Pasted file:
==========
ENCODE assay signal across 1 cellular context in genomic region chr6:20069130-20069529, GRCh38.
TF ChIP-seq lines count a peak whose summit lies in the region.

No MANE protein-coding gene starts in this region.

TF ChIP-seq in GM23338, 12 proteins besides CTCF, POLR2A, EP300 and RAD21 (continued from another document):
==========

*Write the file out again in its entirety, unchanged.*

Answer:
ENCODE assay signal across 1 cellular context in genomic region chr6:20069130-20069529, GRCh38.
TF ChIP-seq lines count a peak whose summit lies in the region.

No MANE protein-coding gene starts in this region.

TF ChIP-seq in GM23338, 12 proteins besides CTCF, POLR2A, EP300 and RAD21 (continued from another document):